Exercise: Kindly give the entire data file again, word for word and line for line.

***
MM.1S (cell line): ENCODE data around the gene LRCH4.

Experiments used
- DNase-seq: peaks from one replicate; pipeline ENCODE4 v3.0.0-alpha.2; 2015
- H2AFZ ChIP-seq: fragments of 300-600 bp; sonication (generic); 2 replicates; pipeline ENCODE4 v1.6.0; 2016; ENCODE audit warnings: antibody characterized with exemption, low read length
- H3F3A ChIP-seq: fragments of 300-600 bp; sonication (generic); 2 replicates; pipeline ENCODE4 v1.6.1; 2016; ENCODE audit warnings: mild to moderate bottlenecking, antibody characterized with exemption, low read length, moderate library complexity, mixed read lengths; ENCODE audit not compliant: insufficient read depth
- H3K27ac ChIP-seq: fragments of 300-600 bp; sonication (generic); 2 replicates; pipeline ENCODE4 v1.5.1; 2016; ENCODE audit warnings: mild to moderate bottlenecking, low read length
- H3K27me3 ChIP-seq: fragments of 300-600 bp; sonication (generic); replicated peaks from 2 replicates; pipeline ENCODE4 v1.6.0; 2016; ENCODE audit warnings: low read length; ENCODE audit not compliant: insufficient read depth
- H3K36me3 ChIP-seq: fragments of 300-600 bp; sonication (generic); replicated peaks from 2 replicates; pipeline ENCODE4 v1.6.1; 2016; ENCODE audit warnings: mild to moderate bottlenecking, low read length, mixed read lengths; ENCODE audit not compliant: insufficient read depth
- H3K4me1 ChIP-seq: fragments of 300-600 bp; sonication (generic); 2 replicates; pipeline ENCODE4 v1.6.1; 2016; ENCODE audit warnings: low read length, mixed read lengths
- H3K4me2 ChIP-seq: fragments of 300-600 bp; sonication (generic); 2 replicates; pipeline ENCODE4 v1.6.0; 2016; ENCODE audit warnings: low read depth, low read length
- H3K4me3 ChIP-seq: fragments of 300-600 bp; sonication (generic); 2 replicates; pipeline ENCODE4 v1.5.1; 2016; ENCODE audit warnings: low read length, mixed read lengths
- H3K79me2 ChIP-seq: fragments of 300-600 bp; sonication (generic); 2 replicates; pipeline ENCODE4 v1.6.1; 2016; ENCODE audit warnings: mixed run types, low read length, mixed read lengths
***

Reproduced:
MM.1S (cell line): ENCODE data around the gene LRCH4.

Experiments used
- DNase-seq: peaks from one replicate; pipeline ENCODE4 v3.0.0-alpha.2; 2015
- H2AFZ ChIP-seq: fragments of 300-600 bp; sonication (generic); 2 replicates; pipeline ENCODE4 v1.6.0; 2016; ENCODE audit warnings: antibody characterized with exemption, low read length
- H3F3A ChIP-seq: fragments of 300-600 bp; sonication (generic); 2 replicates; pipeline ENCODE4 v1.6.1; 2016; ENCODE audit warnings: mild to moderate bottlenecking, antibody characterized with exemption, low read length, moderate library complexity, mixed read lengths; ENCODE audit not compliant: insufficient read depth
- H3K27ac ChIP-seq: fragments of 300-600 bp; sonication (generic); 2 replicates; pipeline ENCODE4 v1.5.1; 2016; ENCODE audit warnings: mild to moderate bottlenecking, low read length
- H3K27me3 ChIP-seq: fragments of 300-600 bp; sonication (generic); replicated peaks from 2 replicates; pipeline ENCODE4 v1.6.0; 2016; ENCODE audit warnings: low read length; ENCODE audit not compliant: insufficient read depth
- H3K36me3 ChIP-seq: fragments of 300-600 bp; sonication (generic); replicated peaks from 2 replicates; pipeline ENCODE4 v1.6.1; 2016; ENCODE audit warnings: mild to moderate bottlenecking, low read length, mixed read lengths; ENCODE audit not compliant: insufficient read depth
- H3K4me1 ChIP-seq: fragments of 300-600 bp; sonication (generic); 2 replicates; pipeline ENCODE4 v1.6.1; 2016; ENCODE audit warnings: low read length, mixed read lengths
- H3K4me2 ChIP-seq: fragments of 300-600 bp; sonication (generic); 2 replicates; pipeline ENCODE4 v1.6.0; 2016; ENCODE audit warnings: low read depth, low read length
- H3K4me3 ChIP-seq: fragments of 300-600 bp; sonication (generic); 2 replicates; pipeline ENCODE4 v1.5.1; 2016; ENCODE audit warnings: low read length, mixed read lengths
- H3K79me2 ChIP-seq: fragments of 300-600 bp; sonication (generic); 2 replicates; pipeline ENCODE4 v1.6.1; 2016; ENCODE audit warnings: mixed run types, low read length, mixed read lengths